He said one executive at a Chinese defence firm told him: “The individual Chinese soldier, in terms of morale, training, education and motivation, (cannot match) Western counterparts. So the only way to level up is through the use of unmanned platforms and 
artificial intelligence

.”

To that end, China has developed one of the world’s most sophisticated drone programmes, complete with custom-built weapon systems. By comparison, Wong said,
US drones rely on weapons originally developed for helicopters.
Wong got to see one of the Chinese drones in action two years ago after cultivating a relationship with its builder, the state-owned China Aerospace Science & Technology Corporation. He viewed a demonstration of a 28-foot-long CH-4 drone launching missiles at a target with uncanny ease and precision.
“Everyone knew they had this,” Wong said. “But how effective it was, nobody knew. I could personally vouch they got it down pat.”
China unveils its answer to US Reaper drone – how does it compare?

That is what Bernard Loo Fook Weng, a military expert at Singapore’s S. Rajaratnam School of International Studies, told the author Robert Kaplan for his 2014 book, Asia’s Cauldron, about simmering tensions in the South China Sea.

He was describing the competition for big-ticket military equipment of dubious necessity.

Southeast Asia

is littered with examples of such purchases.

Thailand

owns an aircraft carrier without any aircraft. Indonesia dedicated about one-sixth of its military budget to the purchase of 11

Russian

Su-35 fighter jets. And

Malaysia

splurged on two

French

submarines it could not figure out how to submerge.

“It’s keeping up with the Joneses,” Wong said. “There’s an element of prestige to having these systems.”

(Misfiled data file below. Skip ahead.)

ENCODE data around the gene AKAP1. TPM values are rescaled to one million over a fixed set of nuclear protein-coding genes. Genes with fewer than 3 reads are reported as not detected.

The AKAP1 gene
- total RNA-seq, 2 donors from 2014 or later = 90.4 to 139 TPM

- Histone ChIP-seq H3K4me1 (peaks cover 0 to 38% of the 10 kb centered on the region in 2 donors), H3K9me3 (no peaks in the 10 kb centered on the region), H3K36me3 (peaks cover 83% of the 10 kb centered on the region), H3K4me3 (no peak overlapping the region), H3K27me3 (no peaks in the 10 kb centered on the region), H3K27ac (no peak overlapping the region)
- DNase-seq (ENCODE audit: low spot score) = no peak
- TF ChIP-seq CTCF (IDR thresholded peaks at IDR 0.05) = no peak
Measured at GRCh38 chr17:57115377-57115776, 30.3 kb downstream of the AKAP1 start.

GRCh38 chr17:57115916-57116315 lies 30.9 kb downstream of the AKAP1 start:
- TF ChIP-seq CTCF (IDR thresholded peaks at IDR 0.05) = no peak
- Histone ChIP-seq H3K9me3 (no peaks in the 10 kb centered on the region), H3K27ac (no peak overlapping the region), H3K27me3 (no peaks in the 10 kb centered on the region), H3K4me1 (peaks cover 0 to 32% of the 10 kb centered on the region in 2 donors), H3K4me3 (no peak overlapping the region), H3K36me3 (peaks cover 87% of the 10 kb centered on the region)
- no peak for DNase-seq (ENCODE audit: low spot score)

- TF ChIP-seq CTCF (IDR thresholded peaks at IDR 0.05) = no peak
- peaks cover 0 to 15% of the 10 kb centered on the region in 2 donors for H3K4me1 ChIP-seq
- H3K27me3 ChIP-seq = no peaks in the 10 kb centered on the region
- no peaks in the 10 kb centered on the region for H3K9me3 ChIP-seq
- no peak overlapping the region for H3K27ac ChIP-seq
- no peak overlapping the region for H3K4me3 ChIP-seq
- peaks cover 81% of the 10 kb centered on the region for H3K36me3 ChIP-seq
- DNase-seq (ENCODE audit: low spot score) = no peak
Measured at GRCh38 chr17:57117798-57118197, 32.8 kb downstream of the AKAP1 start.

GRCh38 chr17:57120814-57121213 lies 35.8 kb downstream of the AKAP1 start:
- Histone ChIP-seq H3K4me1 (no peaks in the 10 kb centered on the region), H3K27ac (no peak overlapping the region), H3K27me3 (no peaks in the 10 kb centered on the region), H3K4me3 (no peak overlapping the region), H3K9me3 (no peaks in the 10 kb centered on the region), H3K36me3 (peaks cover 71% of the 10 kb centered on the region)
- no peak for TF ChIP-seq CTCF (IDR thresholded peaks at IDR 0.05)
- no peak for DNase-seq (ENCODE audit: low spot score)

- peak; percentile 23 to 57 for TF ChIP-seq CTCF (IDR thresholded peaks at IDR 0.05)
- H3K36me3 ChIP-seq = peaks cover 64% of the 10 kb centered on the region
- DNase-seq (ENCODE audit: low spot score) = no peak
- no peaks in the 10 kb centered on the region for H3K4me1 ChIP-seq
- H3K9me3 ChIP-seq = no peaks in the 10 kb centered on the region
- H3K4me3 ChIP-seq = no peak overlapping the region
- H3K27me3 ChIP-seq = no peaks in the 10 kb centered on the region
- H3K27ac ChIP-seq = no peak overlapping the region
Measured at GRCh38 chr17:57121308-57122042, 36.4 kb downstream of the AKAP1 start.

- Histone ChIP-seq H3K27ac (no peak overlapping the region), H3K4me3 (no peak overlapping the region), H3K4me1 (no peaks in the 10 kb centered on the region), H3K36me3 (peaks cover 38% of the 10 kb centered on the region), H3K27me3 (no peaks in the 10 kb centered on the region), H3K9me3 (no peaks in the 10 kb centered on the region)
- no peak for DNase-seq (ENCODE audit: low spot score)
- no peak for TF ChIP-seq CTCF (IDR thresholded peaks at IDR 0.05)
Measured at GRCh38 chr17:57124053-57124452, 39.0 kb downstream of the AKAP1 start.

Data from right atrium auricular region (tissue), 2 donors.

Submarines remain one of the more debatable purchases, Wong said. The vessels aren’t ideal for the South China Sea, with its narrow shipping lanes hemmed in by shallow waters and coral reefs. Yet they provide smaller countries with a powerful deterrence by enabling sneak attacks on large ships.

Nuclear-powered PLA Navy ballistic missile submarines in the South China Sea. Photo: Reuters
Nuclear-powered PLA Navy ballistic missile submarines in the South China Sea. Photo: Reuters
Asia and

Australia

are home to 245 submarines, or 45 per cent of the global fleet, according to the US-based naval market intelligence firm AMI International.

The Philippines remains one of the last coastal nations in the region without a sub – though it is in talks with Russian builders to acquire some.
Singapore recently received the first of four advanced

German

Type 218 submarines with propulsion systems that negate the need to surface more frequently. If the crew did not need to eat, the submarine could stay under water for prolonged periods. Wong said the craft were specially built for Asian crews.

“The older subs were designed for larger Europeans so the ergonomics were totally off,” he said.
Singapore, China deepen defence ties, plan larger military exercises
Tiny Singapore plays a crucial role securing the vital sea lanes linking the Strait of Malacca with the South China Sea. According to the

World Bank,

the country dedicates 3.3 per cent of its gross domestic product to defence, a rate higher than that of the United States.

State-of-the-art equipment defines the Singapore Armed Forces. Automation is now at the centre of the country’s military strategy, as available manpower is shrinking because of a rapidly ageing population.
Wong said Singapore is investing in autonomous systems and can operate frigates with 100 crew members – 50 fewer than they were originally designed for.

“We always have to punch above our weight,” he said.

Source: SCMP